An Exciting New Possibility That Can Reduce Global Transportation Costs

With its huge potential, there is little doubt as to why the German Government has welcomed this new technology. Johanna Wanka, Germany’s federal minister for education and research who test drove the fuel called it “a crucial contribution to climate protection and the efficient use of resources.”

The biggest advantage for Sunfire is that it is backed by Audi, an auto giant that has decided to produce nearly 800 gallons in next few months as a part of its pilot program. If everything goes well, we can expect a significant ramp up in investment, with lesser CO2 emissions becoming an ever more important priority.

What Are The Potential Benefits Of E-diesel?


Total U.S Greenhouse Emissions in 2013

Total Emissions in 2013 = 6,673 Million Metric Tons of CO2equivalent 

Source: EPA

Related: EU Needs To Invest €400B By 2020 To Keep Renewables On Track

One of the major contributors to climate change is the ever-increasing air pollution from conventional vehicles. In US alone, the transportation sector contributes around 27% of the total greenhouse emissions. If something as revolutionary as ‘E-diesel’ becomes practically and commercially viable, then expect these greenhouse emissions to reduce drastically over time. In addition, if the production of e-diesel picks up, it could be selling in the range of $ 1.2 to $1.7 per liter depending on the cost of renewable electricity. Conventional diesel is currently selling above $1.7 dollars a liter in Germany, so it is obvious that e-diesel would be extremely competitive and sustainable.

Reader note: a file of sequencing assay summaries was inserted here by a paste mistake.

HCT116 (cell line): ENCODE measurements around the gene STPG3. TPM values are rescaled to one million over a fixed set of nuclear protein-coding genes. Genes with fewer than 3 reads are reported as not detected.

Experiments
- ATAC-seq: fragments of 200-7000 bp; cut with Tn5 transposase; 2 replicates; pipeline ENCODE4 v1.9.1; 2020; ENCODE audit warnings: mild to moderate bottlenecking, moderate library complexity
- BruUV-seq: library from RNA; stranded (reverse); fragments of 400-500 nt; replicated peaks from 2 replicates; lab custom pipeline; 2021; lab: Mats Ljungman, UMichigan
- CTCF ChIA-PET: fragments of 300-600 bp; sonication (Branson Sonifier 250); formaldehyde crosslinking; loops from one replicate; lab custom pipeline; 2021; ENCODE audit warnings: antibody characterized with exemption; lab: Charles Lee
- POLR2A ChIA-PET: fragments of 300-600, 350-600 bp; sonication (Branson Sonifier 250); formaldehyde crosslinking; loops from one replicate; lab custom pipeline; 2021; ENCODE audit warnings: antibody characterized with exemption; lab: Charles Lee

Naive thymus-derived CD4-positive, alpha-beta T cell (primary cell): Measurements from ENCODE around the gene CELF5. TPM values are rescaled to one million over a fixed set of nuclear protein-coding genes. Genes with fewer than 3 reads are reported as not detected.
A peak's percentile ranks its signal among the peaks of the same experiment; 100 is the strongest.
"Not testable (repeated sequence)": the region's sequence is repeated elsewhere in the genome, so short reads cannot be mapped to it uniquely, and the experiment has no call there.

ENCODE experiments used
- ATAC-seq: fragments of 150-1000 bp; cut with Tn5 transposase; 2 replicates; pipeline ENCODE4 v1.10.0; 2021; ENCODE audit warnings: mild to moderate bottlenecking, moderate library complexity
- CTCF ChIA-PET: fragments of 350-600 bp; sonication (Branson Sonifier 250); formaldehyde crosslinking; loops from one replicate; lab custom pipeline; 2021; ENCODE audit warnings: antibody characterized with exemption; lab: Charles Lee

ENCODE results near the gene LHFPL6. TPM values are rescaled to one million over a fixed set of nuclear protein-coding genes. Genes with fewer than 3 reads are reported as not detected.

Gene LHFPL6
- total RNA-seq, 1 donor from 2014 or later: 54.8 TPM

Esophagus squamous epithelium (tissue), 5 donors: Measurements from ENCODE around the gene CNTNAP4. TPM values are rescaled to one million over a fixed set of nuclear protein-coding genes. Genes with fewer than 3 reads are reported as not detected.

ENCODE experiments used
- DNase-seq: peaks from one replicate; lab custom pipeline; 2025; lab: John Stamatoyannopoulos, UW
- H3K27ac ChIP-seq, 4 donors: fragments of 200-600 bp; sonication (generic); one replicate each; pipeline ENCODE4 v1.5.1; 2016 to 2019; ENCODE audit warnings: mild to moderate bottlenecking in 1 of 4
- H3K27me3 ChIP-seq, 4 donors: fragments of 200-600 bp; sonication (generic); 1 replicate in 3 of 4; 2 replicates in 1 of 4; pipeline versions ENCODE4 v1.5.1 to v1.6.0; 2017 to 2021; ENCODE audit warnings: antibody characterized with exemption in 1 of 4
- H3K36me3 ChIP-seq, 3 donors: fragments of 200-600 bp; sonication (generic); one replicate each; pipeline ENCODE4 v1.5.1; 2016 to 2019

It will be interesting to track both Audi and Sunfire’s progress over the next few months….

To watch Sunfire’s video on the alternative fuel, click here.

By Gaurav Agnihotri of Oilprice.com

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Leave a comment
  • Trevor on May 01 2015 said:
    It maybe not quite so obvious that the new fuel is competitive in price when you consider that about half the $1.7 a litre price in Germany is tax. Have you included tax in the price of E-diesel? Or will E-diesel be twice the price of current fuels - at best?
    Of course, when the price of oil goes up again, it may well be competitive.
  • Martin H Katchen on May 01 2015 said: